Urban air mobility (UAM), its emerging associated technologies, albeit some of them are not entirely new, and regulatory frameworks, as well as the opportunities they promise to open for various urban stakeholders, can without doubt claim to be innovative. Yet, UAM is not only an element of aviation and mobility technologies advancement but predominantly about mobility planning and urban development.
To this end, UAM may feature prominently in the formation of urban innovation and sustainable transition strategies. A core question, cities and regions face, is: how should UAM be integrated in higher level urban mobility planning? Or, in more practical terms: which role should UAM assume in existing, or envisioned, urban transportation systems?
The above highlight the importance of the readiness of local authorities to take action and responsibility in the field of introducing modern technologies. This also includes, for example, their legislative readiness, their capacity to support the planning, modeling and implementation of UAM services into the sustainable urban development plan (SUMP) process, as well as proactively create and deploy tools for involving citizens in the UAM co-creation process - this is why UIC2 was established in 2017. While its members are only cities or regions, the latter are driving the development of their local ecosystems by engaging and involving a variety of stakeholders from the academic, industrial and institutional/governmental domains.
Main Goal: The mission of UIC2 is to drive the sustainable and responsible transition of urban mobility to the vertical (third) dimension.
The Urban-Air-Mobility Initiative Cities Community (UIC2), of the EU's Smart Cities Marketplace, was established in October 2017. UIC2 is a city-centric (and regions) and citizens’ needs-driven community that brings the voice of European cities and regions in the emerging sector of urban air mobility.
UIC2 fosters collaboration across disciplines and sectors pertinent to UAM with the aim to jointly shape the future of UAM. An overview of the UIC2 approach, activities and achievements can be found in the UIC2 presentation (December 2021) (link to document found in the Documents section)
As urban air mobility is a relatively newly introduced term, there is not a universally agreed and used definition of it. The definitions vary to the perspective of each stakeholder group. For example, EASA defines UAM as “an air transportation system for passengers and cargo in and around urban environments.” The UAM Initiative Cities Community (UIC2) defines UAM as:
‘Very-low altitude airborne traffic*, above populated areas, at scale, that is sustainably integrated with surface mobility systems.'
*Traffic manifested by various types of suitable airborne vehicles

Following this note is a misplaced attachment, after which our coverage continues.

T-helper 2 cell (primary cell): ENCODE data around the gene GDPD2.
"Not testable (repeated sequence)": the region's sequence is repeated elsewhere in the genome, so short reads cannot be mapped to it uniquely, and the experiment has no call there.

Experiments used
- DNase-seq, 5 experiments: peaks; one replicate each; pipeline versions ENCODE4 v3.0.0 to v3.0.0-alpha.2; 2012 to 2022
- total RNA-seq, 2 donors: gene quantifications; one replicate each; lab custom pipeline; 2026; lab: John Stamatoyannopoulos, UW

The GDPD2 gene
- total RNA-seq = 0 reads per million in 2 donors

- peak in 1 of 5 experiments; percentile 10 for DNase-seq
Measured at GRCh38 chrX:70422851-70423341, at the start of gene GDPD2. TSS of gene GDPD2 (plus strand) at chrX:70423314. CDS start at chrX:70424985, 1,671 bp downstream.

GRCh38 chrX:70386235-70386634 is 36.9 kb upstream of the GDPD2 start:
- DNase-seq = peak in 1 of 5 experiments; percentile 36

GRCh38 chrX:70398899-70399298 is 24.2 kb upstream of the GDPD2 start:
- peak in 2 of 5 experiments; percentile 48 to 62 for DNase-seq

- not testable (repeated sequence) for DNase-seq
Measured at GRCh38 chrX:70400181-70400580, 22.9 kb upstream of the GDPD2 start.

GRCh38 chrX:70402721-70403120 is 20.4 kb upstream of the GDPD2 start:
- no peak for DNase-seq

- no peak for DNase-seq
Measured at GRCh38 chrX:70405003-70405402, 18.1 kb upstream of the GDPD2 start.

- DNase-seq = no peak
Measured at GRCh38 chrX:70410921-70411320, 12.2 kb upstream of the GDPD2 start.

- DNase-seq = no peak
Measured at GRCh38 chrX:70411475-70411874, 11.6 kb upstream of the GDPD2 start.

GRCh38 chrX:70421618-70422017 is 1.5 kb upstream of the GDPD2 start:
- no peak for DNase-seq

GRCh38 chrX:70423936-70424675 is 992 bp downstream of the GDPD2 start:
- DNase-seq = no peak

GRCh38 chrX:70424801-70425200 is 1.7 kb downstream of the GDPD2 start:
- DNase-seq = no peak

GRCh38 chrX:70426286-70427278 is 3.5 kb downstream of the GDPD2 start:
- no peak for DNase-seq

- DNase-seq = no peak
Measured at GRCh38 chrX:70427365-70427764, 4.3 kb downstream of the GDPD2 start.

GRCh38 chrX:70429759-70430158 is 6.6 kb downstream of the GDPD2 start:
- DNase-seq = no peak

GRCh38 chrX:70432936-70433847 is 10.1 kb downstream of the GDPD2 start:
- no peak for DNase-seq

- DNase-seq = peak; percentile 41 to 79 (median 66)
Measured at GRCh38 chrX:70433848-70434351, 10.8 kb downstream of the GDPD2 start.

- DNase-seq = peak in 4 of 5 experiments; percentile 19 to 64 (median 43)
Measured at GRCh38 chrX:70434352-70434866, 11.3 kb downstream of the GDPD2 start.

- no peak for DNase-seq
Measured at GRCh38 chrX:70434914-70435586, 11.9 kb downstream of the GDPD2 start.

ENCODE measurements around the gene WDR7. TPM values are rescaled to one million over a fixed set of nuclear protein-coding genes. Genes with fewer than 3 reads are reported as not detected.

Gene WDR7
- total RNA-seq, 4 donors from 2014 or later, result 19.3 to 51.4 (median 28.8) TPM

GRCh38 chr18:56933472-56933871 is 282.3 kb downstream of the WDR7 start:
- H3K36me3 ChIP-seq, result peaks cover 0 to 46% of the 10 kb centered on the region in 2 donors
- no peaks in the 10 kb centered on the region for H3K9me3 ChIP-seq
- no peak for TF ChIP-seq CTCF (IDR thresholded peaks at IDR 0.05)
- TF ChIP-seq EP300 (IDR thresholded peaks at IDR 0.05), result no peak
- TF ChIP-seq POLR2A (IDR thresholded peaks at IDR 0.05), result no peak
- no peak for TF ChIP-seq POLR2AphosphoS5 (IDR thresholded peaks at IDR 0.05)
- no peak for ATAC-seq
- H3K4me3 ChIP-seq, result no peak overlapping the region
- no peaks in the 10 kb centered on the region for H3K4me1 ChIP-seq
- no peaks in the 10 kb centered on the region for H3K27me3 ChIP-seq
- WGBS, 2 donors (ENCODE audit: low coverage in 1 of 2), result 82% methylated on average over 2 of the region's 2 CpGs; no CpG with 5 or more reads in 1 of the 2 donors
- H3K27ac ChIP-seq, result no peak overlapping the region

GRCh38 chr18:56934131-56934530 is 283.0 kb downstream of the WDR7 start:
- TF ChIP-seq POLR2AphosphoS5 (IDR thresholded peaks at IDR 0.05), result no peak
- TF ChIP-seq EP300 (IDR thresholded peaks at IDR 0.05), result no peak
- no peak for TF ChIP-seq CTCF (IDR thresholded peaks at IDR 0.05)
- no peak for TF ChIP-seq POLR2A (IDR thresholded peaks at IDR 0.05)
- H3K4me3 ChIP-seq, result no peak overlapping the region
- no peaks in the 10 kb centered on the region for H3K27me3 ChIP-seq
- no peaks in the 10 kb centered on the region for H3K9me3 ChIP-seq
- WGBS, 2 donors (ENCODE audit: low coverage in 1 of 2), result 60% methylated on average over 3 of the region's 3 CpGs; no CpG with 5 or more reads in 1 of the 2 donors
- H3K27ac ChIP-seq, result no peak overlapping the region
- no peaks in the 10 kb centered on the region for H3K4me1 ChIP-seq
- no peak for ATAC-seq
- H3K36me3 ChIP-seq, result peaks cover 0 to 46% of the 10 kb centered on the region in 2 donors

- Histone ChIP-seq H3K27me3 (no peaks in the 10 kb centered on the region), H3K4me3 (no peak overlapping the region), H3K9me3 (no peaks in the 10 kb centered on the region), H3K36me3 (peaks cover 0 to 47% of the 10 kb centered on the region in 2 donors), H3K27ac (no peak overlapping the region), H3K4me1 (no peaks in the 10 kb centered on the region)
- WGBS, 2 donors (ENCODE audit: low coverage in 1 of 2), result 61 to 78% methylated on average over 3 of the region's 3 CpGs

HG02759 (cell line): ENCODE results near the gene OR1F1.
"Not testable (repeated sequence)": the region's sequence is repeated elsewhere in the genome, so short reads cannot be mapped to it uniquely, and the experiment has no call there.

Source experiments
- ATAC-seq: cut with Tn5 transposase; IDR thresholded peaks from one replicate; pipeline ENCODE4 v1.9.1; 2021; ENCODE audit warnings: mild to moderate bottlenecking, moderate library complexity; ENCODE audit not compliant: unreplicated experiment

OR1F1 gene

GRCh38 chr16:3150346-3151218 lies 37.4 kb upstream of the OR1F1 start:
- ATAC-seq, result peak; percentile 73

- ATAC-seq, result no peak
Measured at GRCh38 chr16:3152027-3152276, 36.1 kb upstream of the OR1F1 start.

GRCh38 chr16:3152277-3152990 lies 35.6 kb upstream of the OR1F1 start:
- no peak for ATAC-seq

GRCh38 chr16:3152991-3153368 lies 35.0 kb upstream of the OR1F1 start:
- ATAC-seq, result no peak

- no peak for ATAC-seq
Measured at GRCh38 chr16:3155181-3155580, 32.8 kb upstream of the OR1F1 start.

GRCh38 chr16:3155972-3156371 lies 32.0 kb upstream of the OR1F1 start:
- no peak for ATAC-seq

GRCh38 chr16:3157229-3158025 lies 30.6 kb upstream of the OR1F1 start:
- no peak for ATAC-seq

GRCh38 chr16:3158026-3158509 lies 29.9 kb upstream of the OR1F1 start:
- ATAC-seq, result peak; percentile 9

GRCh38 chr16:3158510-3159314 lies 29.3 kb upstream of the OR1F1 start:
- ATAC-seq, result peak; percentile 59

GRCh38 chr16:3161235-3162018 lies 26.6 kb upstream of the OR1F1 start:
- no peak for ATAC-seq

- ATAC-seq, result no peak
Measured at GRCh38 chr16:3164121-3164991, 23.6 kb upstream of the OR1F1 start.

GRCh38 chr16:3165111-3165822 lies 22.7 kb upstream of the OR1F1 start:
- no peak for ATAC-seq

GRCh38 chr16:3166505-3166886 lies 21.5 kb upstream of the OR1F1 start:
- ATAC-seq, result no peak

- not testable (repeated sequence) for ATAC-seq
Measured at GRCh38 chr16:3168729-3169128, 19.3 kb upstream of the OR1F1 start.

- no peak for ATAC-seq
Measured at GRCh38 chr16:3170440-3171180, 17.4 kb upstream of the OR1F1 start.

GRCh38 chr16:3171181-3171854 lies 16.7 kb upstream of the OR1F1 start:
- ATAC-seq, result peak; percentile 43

UIC2 develops its work and positions on the acknowledgement that the cities and regions are best placed to define the fundamental characteristics of the UAM services to meet their citizens’ needs. Local authorities can, not only have an influential, or even deciding, role in the development of UAM infrastructure (physical and digital assets for UAM), but also in the co-shaping of UAM-related policy, regulatory and legislative issues; both at the national and European levels. For example, ongoing policy work led by the European Commission deals with the EU’s Smart Mobility Strategy and the recently announced Urban Mobility Framework (UMF) as well as the Drones Strategy 2.0. UIC2 has completed in December 2021 the first Practitioner Briefing on Urban Air Mobility and Sustainable Urban Mobility Planning (SUMP-UAM) published by Eltis, the EU’s mobility observatory.
Among the most significant challenges is integrating the UAM elements, such as vertiports and landing pads, into the city landscape from the point of urban planning as well as the city life is the planning and usage of the low altitude airspace above metropolitan areas. The use and management of urban airspace has been a topic of priority for UIC2 members who presented the UIC2 Manifesto on the Multilevel Governance of the Urban Sky, in December 2020. This manifesto has had an influence on the shaping of Article 18(f) of the (EU) 2021/664 that enables local authorities and entities to actively participate and coordinate their activities with the U-space competent authorities designated by Members States.
The preparation of UAM services requires consideration of many factors ranging from the aviation safety and security of operations to the integration to existing (or future) surface mobility services. To this end, when analysing the UAM environment, the key aspect is, apart from fundamental safety and security issues, to express public and wider societal benefits in various dimensions, such as improving the quality of life, accessibility as well as economic and environmental aspects. A recent EASA study on the social acceptance of UAM, shows that Europeans clearly favour UAM use cases that have a distinct social benefit. This includes any kind of medical and emergency related transportation, including use cases for disaster management. The study also highlights the ten key takeaways on UAM societal acceptance.
Members of UIC2 are participating in EU-funded projects on UAM. UIC2 follows the achievements of EU projects as several cities and regions involved in the UAM Initiative (UIC2) are also members of these projects. That brings not only updated knowledge in topics such as managing the urban airspace in the context of U-space but also topics related to sustainable and integrated mobility as well as studies on societal embracement challenges and practices. In addition, UIC2 is in the Advisory Boards of most of the EU-funded UAM / U-space projects.
To know more...
Contact us at: email@example.com